How Did Shirley Temple Get a Drink Named After Her?
I’ve often wondered how one goes about becoming the name of a drink. I fantasize about the day someone orders a Kim Kohatsu, though I haven’t given much thought to what would go in the glass. If history is any indication, that step may not be as important.
Child actress Shirley Temple began her career in 1932, at the age of three. On her 10th birthday, a bartender at Beverly Hills restaurant Chasen’s is said to have created a non-alcoholic cocktail to serve to her while she dined with her parents and older celebrities. The Shirley Temple consists of ginger ale and a splash of grenadine, topped with maraschino cherries. But, like most food lore, there are conflicting accounts of the drink’s origin. The Royal Hawaiian Hotel in Waikiki also claims to have invented the drink, since Shirley Temple was a frequent guest there. In addition, the Brown Derby in Hollywood marketed drinks with celebrity names, and also may have originated the Shirley Temple. Oddly enough, the actress herself said she actually never liked the drink, and opposes the concept of cocktails (even non-alcoholic) for children. She has fought several attempts to use her name in unauthorized bottled sodas, saying “All a celebrity has is their name.”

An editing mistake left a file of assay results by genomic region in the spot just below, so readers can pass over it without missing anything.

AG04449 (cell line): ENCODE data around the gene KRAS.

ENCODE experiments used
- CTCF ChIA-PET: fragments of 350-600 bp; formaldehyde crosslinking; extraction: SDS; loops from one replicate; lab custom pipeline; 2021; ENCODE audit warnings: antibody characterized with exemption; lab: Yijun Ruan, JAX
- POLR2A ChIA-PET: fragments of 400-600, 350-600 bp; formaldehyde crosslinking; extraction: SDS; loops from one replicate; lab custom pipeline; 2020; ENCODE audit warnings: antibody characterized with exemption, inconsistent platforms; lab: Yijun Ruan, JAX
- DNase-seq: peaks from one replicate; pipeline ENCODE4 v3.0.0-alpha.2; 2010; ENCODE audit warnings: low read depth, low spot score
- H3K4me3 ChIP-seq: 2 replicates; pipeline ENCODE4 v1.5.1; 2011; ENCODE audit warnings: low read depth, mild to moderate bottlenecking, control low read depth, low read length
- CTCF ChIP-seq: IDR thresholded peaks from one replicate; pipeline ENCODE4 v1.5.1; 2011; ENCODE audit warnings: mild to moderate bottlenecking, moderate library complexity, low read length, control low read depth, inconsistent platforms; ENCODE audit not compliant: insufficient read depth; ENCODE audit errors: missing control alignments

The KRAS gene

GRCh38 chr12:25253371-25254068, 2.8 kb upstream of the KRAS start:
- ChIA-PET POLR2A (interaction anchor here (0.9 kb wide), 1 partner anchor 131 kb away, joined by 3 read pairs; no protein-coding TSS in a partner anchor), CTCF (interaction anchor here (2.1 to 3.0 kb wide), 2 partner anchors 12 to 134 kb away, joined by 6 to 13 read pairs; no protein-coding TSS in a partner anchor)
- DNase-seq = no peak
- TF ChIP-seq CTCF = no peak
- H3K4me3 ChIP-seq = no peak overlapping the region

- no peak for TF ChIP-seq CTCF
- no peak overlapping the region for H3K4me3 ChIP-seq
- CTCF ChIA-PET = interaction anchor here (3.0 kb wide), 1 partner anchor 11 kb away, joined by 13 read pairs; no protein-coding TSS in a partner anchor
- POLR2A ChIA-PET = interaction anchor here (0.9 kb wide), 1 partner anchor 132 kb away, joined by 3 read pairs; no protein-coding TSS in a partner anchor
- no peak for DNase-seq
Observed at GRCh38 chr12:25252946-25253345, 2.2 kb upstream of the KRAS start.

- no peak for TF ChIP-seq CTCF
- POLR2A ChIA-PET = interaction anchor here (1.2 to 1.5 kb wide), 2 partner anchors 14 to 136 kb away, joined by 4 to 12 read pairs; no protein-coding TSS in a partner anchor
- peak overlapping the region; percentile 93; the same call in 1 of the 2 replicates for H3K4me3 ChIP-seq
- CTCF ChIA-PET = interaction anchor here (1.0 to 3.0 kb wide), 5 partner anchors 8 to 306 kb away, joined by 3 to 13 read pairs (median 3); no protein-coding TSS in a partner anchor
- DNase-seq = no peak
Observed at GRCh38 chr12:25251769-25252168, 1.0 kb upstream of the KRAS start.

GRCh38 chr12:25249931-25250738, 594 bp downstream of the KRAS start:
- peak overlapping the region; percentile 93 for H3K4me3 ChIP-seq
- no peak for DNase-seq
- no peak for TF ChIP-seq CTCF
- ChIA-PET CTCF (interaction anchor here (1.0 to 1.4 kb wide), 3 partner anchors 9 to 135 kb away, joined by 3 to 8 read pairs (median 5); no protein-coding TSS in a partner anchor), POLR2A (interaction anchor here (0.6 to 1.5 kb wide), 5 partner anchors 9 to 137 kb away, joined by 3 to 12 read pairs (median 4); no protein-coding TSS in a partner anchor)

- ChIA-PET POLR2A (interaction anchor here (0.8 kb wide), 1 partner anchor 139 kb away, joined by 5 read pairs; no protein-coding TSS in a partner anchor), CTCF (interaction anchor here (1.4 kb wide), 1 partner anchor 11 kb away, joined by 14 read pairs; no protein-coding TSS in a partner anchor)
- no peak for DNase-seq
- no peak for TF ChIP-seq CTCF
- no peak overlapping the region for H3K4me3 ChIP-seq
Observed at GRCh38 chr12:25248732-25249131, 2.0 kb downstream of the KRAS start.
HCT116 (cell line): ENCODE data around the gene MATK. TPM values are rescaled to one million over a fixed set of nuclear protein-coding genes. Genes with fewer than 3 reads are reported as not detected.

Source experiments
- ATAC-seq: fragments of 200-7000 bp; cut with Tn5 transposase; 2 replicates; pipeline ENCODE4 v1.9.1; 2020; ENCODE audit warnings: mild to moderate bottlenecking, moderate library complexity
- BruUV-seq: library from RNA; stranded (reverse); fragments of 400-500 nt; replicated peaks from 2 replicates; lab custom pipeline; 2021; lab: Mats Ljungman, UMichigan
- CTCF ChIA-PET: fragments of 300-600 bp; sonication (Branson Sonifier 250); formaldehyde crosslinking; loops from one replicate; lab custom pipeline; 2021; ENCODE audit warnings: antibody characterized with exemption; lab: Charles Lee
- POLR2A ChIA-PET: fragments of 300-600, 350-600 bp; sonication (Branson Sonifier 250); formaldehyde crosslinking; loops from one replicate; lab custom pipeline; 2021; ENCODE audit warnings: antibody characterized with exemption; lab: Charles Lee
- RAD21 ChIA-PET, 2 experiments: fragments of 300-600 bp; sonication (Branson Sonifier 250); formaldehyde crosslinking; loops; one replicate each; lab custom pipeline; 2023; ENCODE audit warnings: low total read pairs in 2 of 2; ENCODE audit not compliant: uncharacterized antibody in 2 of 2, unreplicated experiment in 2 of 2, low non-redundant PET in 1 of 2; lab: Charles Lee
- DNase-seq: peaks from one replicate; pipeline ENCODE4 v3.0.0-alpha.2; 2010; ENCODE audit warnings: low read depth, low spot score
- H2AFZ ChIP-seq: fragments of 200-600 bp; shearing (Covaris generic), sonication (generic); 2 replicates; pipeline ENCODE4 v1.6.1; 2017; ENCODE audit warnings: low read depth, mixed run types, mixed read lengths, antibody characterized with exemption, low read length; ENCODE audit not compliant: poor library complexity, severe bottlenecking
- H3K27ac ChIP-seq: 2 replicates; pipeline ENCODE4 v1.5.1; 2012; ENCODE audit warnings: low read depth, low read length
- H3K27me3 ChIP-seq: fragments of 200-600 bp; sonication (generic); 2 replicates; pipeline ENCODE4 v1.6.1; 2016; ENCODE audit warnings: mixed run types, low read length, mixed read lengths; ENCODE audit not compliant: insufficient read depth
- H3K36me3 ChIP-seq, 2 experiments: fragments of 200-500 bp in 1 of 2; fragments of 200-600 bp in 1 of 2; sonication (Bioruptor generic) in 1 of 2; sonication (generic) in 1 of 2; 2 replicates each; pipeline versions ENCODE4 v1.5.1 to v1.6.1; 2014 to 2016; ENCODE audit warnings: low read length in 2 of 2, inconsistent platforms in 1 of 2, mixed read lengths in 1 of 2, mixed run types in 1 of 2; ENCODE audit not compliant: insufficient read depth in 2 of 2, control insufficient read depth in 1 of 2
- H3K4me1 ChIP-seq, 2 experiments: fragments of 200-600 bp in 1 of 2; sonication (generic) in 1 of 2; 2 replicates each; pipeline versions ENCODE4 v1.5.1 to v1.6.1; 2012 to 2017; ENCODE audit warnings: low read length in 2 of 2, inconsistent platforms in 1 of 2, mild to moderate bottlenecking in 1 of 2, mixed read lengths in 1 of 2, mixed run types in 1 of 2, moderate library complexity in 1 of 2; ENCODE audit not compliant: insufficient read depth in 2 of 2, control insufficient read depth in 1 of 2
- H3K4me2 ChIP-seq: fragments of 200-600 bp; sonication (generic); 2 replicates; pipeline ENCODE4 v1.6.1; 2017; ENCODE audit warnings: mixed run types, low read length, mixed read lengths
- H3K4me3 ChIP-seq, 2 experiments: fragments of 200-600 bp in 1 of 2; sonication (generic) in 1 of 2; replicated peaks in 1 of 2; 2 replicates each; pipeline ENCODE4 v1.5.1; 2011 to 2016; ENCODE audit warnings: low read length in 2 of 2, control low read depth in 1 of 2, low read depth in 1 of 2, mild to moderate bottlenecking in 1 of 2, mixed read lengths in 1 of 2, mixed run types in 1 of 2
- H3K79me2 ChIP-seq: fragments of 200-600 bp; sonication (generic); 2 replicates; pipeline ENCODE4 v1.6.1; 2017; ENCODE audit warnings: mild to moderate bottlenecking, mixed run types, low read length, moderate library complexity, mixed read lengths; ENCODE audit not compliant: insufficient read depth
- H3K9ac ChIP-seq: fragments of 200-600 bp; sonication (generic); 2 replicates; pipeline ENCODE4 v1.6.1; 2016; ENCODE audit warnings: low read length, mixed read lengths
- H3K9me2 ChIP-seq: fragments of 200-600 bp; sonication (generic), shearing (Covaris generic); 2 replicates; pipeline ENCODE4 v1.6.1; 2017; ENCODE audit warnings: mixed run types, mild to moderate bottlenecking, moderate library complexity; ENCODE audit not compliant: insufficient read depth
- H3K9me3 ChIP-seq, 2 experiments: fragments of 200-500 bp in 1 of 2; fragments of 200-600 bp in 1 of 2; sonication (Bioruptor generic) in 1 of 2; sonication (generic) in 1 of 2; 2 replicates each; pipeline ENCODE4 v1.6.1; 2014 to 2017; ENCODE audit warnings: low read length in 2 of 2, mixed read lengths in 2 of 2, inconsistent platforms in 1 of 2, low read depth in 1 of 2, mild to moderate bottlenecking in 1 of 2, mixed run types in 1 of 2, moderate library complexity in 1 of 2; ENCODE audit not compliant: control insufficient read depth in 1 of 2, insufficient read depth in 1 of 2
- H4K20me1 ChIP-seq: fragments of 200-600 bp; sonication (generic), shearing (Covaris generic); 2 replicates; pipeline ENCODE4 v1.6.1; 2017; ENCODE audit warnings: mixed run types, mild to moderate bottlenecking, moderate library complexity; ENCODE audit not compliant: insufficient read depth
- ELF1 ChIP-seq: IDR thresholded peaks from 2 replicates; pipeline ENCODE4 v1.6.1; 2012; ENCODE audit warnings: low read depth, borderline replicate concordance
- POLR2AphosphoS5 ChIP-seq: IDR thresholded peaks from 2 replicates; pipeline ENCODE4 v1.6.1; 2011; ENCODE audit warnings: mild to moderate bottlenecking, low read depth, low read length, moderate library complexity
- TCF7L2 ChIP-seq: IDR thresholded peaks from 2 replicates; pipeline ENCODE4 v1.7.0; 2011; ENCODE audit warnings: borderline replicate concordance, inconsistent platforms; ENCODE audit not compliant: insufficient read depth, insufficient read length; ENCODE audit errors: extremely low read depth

Roy Rogers, the teetotaler actor and singer, also has a non-alcoholic drink named for him. His consists of cola and grenadine, topped with maraschino cherries. This mocktail is sometimes also called the Shirley Temple Black, which is Shirley Temple’s married name. Less is known about the origin of the Roy Rogers, though some accounts simply chalk it up to being the boy’s version of the Shirley Temple. The cowboy is perhaps better known for the small chain of fried chicken restaurants that bear his name that are found up and down the mid-Atlantic.
One star has capitalized on his eponymous drink: Arnold Palmer. The half-lemonade, half-iced tea concoction is embraced by the golf legend. According to him, he would make this drink at home, and in the late 1960s, while at a bar in Palm Springs, he ordered it. A woman nearby overheard him, and asked the bartender for “that Palmer drink.” The golfer has since lent his name to a mass-produced version of the drink, bottled by the Arizona Beverage Company.
So, it seems, the first step in having a drink named after you is to be famous for something else. Then begin ordering your unique drink somewhere in California, at a volume loud enough to be heard by those around you. Then wait for your order to popularize, and voilà! Instant beverage fame.